The primary reasoning behind the tradition within the Church for thousands of years that supported capital punishment was the sacredness of human life created by God, and he who took the life of the innocent is subject to having his life taken by the state as punishment, as our Catechism notes:

2266. The efforts of the state to curb the spread of behavior harmful to people’s rights and to the basic rules of civil society correspond to the requirement of safeguarding the common good. Legitimate public authority has the right and duty to inflict punishment proportionate to the gravity of the offense. Punishment has the primary aim of redressing the disorder introduced by the offense. When it is willingly accepted by the guilty party, it assumes the value of expiation. Punishment then, in addition to defending public order and protecting people’s safety, has a medicinal purpose: as far as possible, it must contribute to the correction of the guilty party.

In light of this teaching (which we cover extensively in our book: Capital Punishment & Catholic Social Teaching: A Tradition of Support) to have Catholic leadership still calling for the abolition of capital punishment, while using the argument of the sacredness of the human life of the murderer, is diametrically opposed to the teaching expressed in the Catechism, but that is what is happening in Florida—and sadly, built upon the casually spoken words of the current and previous two popes who also called for abolition—as this story from the Catholic News Agency reports.

The bottom line is that the sacredness of the life of the innocent who has been murdered, trumps the right of the murderer to ask for his execution to be stopped due to the sacredness of his life.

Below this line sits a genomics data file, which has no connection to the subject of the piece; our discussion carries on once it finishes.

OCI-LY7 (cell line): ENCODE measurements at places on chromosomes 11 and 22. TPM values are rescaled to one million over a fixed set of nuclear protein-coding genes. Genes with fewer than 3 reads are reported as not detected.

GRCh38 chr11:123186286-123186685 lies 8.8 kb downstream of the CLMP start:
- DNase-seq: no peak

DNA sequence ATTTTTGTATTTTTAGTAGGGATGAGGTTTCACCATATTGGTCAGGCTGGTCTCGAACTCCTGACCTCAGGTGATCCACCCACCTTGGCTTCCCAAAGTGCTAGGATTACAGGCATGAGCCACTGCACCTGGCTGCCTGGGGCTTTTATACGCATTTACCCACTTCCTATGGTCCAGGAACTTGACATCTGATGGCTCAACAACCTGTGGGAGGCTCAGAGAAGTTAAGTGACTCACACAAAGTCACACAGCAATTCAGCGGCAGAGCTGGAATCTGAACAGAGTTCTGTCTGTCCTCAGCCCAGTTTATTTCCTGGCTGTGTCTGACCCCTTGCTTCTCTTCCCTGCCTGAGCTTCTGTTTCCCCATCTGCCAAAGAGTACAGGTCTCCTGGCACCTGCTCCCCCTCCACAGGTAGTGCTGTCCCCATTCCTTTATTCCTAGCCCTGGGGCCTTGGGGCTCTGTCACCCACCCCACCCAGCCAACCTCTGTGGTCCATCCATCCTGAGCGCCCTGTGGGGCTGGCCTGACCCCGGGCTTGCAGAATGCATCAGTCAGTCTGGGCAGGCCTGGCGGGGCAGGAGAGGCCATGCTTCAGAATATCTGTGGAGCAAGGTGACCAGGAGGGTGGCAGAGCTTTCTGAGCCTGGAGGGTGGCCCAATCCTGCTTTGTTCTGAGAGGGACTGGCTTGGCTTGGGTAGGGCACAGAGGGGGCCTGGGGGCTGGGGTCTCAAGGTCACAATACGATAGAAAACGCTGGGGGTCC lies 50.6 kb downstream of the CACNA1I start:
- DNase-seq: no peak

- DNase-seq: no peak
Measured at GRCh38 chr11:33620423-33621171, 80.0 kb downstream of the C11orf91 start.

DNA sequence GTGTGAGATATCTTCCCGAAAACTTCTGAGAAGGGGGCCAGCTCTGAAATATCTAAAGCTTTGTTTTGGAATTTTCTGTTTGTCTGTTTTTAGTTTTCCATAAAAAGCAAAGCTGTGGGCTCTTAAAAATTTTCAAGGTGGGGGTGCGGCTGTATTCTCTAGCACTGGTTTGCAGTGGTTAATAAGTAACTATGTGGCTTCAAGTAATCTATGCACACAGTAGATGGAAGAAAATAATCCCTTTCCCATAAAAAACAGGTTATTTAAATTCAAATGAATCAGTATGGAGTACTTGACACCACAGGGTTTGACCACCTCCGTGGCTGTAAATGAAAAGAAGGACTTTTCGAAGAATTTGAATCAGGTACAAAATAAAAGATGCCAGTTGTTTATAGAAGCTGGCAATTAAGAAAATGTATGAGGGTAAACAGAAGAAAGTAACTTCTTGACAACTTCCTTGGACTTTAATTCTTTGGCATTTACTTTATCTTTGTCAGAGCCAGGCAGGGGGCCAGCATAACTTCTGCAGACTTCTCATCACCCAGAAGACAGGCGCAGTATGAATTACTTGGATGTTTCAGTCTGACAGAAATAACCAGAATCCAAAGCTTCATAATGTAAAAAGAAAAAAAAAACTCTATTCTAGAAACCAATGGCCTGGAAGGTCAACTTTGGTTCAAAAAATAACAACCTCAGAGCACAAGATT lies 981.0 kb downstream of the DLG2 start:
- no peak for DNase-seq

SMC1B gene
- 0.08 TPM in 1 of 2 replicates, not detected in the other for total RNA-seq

An excerpt.

Tallahassee, Fla., Sep 28, 2013 / 06:13 am (CNA/EWTN News).- As the scheduled execution date approaches for a Florida man convicted of murder, local Catholics are offering prayers and renewing their call for an end to the practice of the death penalty.

“Even those who have committed terrible deeds and caused great pain possess a human dignity that is inherent in all persons,” said the Florida Catholic Conference in a Sept. 25 statement. “This dignity, instilled by our Creator, is neither earned nor can it be forfeited.”

The conference urged Florida Governor Rick Scott to spare the life of Marshall Gore, who is scheduled to be executed on Oct. 1 for the murder of Susan Roark and Robyn Novick.

While voicing “profound sadness” over the murders and praying that the victims’ “families are able to realize true peace and healing,” the Florida Catholic Conference warned that “Mr. Gore’s execution serves only to further distort society’s understanding of the sacredness of all human life.”